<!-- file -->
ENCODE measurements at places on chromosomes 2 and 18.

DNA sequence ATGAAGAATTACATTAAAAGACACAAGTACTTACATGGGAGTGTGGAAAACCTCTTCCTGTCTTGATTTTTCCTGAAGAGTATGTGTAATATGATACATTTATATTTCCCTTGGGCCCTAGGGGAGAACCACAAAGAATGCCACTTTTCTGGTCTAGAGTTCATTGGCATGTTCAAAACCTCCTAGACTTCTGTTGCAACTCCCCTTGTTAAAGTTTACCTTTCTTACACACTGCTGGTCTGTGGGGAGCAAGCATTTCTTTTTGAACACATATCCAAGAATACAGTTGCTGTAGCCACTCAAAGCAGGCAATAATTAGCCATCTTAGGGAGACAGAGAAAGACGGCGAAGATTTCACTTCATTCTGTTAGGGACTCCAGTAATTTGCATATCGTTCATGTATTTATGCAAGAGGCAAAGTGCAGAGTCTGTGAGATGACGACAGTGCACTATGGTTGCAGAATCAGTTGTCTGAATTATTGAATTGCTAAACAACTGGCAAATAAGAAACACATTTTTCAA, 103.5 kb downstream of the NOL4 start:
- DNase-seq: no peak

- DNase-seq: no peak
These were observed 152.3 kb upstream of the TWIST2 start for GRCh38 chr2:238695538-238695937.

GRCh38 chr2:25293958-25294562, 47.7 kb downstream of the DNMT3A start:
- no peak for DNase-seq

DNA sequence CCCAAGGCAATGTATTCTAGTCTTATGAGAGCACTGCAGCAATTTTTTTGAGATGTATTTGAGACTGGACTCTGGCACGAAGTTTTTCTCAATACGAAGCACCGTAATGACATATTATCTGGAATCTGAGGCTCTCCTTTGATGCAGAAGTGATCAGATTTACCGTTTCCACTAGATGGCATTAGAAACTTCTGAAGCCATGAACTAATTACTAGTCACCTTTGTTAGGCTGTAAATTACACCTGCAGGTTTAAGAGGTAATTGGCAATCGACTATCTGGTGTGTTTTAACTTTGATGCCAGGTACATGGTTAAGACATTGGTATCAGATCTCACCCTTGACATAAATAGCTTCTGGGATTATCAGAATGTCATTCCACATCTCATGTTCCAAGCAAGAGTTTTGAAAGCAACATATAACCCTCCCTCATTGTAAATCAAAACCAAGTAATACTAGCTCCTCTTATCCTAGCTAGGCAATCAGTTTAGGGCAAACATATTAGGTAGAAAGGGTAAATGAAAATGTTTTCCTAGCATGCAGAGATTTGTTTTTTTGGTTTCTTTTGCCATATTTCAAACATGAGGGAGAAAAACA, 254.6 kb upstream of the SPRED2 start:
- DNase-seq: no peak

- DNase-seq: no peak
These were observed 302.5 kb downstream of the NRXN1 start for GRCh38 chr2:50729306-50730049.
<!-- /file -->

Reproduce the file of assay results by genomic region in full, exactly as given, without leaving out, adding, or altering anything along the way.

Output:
ENCODE measurements at places on chromosomes 2 and 18.

DNA sequence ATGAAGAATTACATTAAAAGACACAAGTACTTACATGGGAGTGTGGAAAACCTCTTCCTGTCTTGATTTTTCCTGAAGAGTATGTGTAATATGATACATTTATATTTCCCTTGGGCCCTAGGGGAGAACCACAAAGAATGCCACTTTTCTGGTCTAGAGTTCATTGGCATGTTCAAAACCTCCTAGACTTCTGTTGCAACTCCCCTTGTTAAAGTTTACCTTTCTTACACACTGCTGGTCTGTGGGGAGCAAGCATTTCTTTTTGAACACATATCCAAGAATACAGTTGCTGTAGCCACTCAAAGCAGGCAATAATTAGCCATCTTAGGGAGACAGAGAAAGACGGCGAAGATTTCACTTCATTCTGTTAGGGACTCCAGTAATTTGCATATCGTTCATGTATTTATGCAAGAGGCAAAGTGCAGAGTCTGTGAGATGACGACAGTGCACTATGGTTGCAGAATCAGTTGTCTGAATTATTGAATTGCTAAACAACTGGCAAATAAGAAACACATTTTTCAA, 103.5 kb downstream of the NOL4 start:
- DNase-seq: no peak

- DNase-seq: no peak
These were observed 152.3 kb upstream of the TWIST2 start for GRCh38 chr2:238695538-238695937.

GRCh38 chr2:25293958-25294562, 47.7 kb downstream of the DNMT3A start:
- no peak for DNase-seq

DNA sequence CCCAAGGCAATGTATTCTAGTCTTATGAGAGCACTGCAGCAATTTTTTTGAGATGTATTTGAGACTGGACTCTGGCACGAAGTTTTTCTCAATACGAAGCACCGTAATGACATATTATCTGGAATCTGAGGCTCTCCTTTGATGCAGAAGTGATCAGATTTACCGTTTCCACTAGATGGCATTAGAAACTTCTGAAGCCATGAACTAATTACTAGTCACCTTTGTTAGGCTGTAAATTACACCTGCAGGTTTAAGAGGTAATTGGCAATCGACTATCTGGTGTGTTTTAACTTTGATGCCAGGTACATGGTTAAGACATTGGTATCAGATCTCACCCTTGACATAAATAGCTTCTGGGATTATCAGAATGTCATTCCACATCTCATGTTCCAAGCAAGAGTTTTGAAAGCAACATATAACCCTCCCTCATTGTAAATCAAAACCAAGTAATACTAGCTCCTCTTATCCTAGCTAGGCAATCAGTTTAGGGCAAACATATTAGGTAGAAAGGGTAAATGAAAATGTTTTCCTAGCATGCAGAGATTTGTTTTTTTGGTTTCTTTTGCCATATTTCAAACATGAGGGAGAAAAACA, 254.6 kb upstream of the SPRED2 start:
- DNase-seq: no peak

- DNase-seq: no peak
These were observed 302.5 kb downstream of the NRXN1 start for GRCh38 chr2:50729306-50730049.